What’s the hardest thing about launching a CBD product today? I mean to you know, is it? Is it education for both the you know, the consumer as well as the buyers? I mean, do you feel like it’s it’s a I bet you you see all kinds of challenges along the way. I mean, I’ll give you some background, when we launched our company. 16 years ago, I talked a lot about the I didn’t, I knew I was launching a new company, but I didn’t realize I was launching a new category, which was called unsweetened flavored water. And so I would go in and I’d hand a bottle of hint, to a buyer at our local Whole Foods who had just opened, I thought they would be the perfect place for it. And the buyers that I encountered would take a sip and they think it tasted great. And they’d say, oh, what’s it sweetened with and few times I, you know, was punchy. And I was, I was like, you know, it’s unsweetened flavored water. I mean, are you listening or reading this is like, you know, come on, like, you know, the definition Did you know, and it’s just when you’re launching a new category, or something that needs a lot of education, it’s kind of, it’s like, you gotta wait for it to wait for the consumer to understand why this was necessary. I had to wait for the buyers to sort of, you know, trust that it was something that the consumer wanted. And then the other thing is, is that we had no competition, and we were still far and away the owners of this category of unsweetened flavored water, but it’s a, you know, competition isn’t such a bad thing. Because it’s like, there’s more voices, right, coming out these same people, you just and and that’s what I learned a lot of along the way. So anyway, that’s why, you

Kyle Paradiso 13:39
know, it’s a fantastic question. So in the CVD industry, the competition in the set, the market saturation is incredibly high, actually, like, absurdly high. So the real, you know, difficulty factor is in, like you said, education, where consumers are not really informed enough to know, some of the subtle differences between a lower quality product, and a truly like high quality product, except on you know, sticker price. Well, they’ll be like, well, this one’s cheaper, and it says, you know, X amount of numbers opposed to this one, which is the same number, and it’s a little more expensive. It’s like, yes, you know, five milligrams of one thing, five milligrams, the other might be the same on a label. But it’s not the same and you know, sourcing or the technology that goes into it for the absorption and other things. So there’s a two stage like education process where a lot of the buyers aren’t familiar with the product. So there’s an education there, but also, there’s the consumer education side, where you kind of have to explain why this is, you know, why it’s better as opposed to you know, just the stuff that’s fired out there at a very large scale, but cheap price and is essentially, you know, very low quality, but the distribution is ever, you know, so it’s an uphill battle in that sense. And then there’s the, you know, the general stigmas of taking a product, they will this get me high, you know, will I fail a drug test will this or that, and it’s, you know, no matter how much you kind of try to show people that on packaging or on, you know, educational information, they still have like a deep seated paranoia of that because of some of the stigmas around around cannabis.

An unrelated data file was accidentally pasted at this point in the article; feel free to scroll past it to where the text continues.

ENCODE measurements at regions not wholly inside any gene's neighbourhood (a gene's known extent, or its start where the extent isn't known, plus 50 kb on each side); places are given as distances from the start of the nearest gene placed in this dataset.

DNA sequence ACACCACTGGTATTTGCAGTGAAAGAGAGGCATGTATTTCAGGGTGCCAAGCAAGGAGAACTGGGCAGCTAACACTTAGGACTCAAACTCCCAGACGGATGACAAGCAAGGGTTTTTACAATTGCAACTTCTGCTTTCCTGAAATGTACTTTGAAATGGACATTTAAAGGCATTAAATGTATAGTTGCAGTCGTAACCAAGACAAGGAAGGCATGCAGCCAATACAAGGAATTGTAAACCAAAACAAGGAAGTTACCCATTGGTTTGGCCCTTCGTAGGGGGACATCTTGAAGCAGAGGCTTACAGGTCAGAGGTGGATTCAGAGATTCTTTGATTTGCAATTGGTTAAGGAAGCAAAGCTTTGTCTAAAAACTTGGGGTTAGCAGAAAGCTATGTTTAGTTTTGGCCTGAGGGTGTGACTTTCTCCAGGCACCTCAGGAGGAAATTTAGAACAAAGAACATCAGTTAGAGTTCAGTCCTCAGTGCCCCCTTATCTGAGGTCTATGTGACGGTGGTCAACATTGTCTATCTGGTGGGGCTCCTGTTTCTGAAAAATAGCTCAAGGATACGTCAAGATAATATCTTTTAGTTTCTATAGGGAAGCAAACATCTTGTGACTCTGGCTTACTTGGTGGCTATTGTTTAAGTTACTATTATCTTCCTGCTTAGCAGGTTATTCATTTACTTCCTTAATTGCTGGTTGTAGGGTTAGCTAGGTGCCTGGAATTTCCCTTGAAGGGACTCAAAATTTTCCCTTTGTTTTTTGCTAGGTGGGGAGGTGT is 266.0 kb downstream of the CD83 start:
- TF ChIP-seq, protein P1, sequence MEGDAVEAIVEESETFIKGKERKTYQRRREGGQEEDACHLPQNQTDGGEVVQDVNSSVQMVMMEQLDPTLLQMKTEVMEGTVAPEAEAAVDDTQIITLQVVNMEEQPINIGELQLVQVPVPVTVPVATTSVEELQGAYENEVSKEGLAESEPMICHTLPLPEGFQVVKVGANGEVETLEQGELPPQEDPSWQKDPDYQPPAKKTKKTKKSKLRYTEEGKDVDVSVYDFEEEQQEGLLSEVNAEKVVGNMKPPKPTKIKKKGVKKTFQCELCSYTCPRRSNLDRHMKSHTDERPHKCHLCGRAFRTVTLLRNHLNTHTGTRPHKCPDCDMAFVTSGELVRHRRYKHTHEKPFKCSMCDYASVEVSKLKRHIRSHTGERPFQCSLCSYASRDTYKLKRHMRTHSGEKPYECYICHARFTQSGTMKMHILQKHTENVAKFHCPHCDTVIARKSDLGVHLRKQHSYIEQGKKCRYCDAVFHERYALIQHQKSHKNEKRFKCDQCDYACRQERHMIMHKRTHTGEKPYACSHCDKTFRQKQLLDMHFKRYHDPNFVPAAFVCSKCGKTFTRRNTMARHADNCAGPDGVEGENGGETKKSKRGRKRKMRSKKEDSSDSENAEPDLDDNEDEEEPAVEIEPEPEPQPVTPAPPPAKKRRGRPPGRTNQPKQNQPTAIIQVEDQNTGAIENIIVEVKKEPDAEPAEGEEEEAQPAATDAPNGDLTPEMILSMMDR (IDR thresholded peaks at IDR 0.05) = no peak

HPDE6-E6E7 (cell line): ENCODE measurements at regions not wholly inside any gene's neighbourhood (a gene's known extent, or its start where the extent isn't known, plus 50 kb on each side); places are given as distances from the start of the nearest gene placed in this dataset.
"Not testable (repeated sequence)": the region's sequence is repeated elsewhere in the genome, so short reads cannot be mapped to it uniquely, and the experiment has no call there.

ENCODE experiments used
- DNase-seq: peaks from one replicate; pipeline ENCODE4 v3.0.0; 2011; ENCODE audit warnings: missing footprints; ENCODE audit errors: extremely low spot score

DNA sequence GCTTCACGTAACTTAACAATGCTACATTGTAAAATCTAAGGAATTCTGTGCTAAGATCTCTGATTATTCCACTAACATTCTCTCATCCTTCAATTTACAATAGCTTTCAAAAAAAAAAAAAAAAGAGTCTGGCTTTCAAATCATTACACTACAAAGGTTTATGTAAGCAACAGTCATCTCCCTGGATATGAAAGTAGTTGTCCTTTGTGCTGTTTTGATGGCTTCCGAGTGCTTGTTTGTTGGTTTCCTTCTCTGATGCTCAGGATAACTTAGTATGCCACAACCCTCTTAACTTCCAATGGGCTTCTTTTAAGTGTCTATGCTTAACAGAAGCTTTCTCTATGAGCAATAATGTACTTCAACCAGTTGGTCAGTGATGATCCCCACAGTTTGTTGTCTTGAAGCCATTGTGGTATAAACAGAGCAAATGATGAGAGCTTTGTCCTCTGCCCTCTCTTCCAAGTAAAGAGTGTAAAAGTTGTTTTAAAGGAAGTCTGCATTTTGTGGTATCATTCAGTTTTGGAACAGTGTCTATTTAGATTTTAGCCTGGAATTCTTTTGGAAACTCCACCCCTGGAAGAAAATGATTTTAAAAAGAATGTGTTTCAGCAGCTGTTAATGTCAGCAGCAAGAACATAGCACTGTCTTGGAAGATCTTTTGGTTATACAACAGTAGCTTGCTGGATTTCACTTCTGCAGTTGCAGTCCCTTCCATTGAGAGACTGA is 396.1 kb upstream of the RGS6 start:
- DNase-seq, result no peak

Kara Goldin 15:39
Let’s go through the answers to those questions. So Well, yeah, hi. Know,

Kyle Paradiso 15:44
there are products, our products are completely THC free. So they will not get you high. And they you know, you will not fail a drug tests, you know, there. There’s differences in the level of drug tests where you know, a p stick from CVS isn’t really good on actually picking up what something is, you know, there’s a lot of false positives, but anything like an actual regimented work drug test, it’s very easy to see the difference in the isomers. So even though it’s a similar thing, there is no psychological properties whatsoever, and there’s no THC in it whatsoever. So